Peter Sagan (Cannondale) battled another wet day in Tirreno-Adriatico and world’s top sprinter, Mark Cavendish (Omega Pharma-QuickStep) today in Italy’s Umbrian hillside town, Narni Scalo, and won.
“It happened today, with the cold and rain, and everything, I beat Mark,” Sagan said in a press conference. “It’s the first time I’ve been able to take on Mark in a sprint in my career.”
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In just four short years, Sagan nearly has it all.
The 23-year-old Slovak won stages in every race in the world: four in the Tour of Switzerland last year and three in the Tour de France with the green jersey as a bonus. Now, he has the most precious scalp in the sprint game, Mark Cavendish’s.
“He’s not a sprinter. He wins sprints, but he’s not a sprinter,” Cavendish said, still coming to terms with the wet 190km ride through Umbria.
“He’s definitely once in a generation rider. He’s not a sprinter; no, he’s just good.”
The perfect storm
The long slog from Tuscany to Umbria had one thing in common with the first two days of the Tirreno-Adriatico, rain. The Race of the Two Seas has become the Race of Flooded Italian Roads.
These roads, however, presented a perfect occasion for Sagan. They flattened into Narni Scalo, but rocked enough beforehand to make it tough on Cavendish, André Greipel (Lotto-Belisol) and Matthew Goss (Orica-GreenEdge).
Cannondale took advantage of the climbs at 18km and 3km from the finish line to put the pure sprinters in difficulty.
“It was good; there was the climb that we did very hard. I think the sprinters felt it in their legs,” Sagan explained.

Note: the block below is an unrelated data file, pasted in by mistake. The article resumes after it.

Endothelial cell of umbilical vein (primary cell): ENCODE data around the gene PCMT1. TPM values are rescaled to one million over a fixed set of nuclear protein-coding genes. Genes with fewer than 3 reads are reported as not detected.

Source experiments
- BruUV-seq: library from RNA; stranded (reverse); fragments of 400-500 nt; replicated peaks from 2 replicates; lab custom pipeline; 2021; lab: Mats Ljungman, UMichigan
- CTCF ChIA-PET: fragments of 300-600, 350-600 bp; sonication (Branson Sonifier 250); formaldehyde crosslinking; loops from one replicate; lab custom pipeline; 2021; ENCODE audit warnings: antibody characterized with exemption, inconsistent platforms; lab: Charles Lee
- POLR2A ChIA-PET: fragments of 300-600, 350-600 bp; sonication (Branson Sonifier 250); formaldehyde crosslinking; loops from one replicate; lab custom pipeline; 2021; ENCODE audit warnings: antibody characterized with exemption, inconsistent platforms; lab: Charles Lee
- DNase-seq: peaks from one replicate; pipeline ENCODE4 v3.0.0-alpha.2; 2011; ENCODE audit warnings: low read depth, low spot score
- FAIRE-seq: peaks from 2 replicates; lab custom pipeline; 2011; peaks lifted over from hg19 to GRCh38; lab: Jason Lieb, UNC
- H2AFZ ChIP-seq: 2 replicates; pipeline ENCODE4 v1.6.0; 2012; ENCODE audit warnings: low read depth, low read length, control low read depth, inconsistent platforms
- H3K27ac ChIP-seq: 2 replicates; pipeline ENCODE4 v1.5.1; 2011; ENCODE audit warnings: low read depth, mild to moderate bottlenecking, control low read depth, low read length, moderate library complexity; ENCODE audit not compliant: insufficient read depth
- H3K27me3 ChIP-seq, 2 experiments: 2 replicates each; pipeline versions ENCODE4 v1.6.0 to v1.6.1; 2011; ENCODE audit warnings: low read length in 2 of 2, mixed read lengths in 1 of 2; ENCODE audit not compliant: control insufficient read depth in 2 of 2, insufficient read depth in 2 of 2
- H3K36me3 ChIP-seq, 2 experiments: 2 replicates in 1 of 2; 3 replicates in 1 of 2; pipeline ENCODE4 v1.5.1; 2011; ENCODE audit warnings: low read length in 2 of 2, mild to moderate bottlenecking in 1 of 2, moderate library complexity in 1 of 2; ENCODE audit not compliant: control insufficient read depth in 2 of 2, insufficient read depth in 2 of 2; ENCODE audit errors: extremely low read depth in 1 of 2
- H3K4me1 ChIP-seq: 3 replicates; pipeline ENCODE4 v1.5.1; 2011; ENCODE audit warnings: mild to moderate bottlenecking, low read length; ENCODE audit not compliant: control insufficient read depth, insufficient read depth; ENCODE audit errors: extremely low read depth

“Orica-GreenEdge pulled in the sprint, we were all lined out. I got on Greipel’s wheel. In the last meters, Mark moved up, he didn’t have men at that point so he tried to get on Greipel’s wheel.
“We were fighting for Greipel’s wheel. I put my hand out to stop him! No, I’m kidding. Or shoulders rubbed, but nothing major.”
Sagan jumped ahead of Greipel in the sprint and held off Cavendish. Cavendish took second and Greipel placed third. With the bonuses, Cavendish retains his overall lead, now at seven seconds over team-mate Michal Kwiatkowski.
Everything will change tomorrow when the race climbs to 1450 metres to finish at Prati di Tivo.
“You have to try with a rider like this,” Cannondale DS Albert Volpi told Cycling Weekly.
“Peter can handle many different finishes, and this one was for him. You just have to have courage to put it on the line. Everything’s easier with him, though. If you did the same thing without someone like Peter… Just forget about it!”
In the final kilometres around Narno Scalo, classics riders Juan Antonio Flecha (Vacansoleil-DCM) and Lars Boom (Blanco) fired. Flecha stayed clear until around 14.5km remaining.
The riders had already passed five hours of racing at the point when Boom attacked. He passed Flecha and went on his own. He told Cycling Weekly he had not planned his move, but since it was a downhill, he tried.
Boom, an experience Dutchman, was impressed with Sagan today.
“Cannondale worked hard for Sagan, and if they make it really hard, then he can win the sprint easily,” Boom added.
“I’m not surprised by it, Sagan’s a really good rider and he’s going to win a lot more races.”
Sagan eyes a big classic, one of the only things now missing from his palmarès
“I’ll have good condition so I hope to swipe one of them,” Sagan continued. “Maybe San Remo, if not San Remo, then Ghent-Wevelgem. If not Wevelgem, maybe Flanders. If not Flanders, maybe Amstel Gold. Who knows?”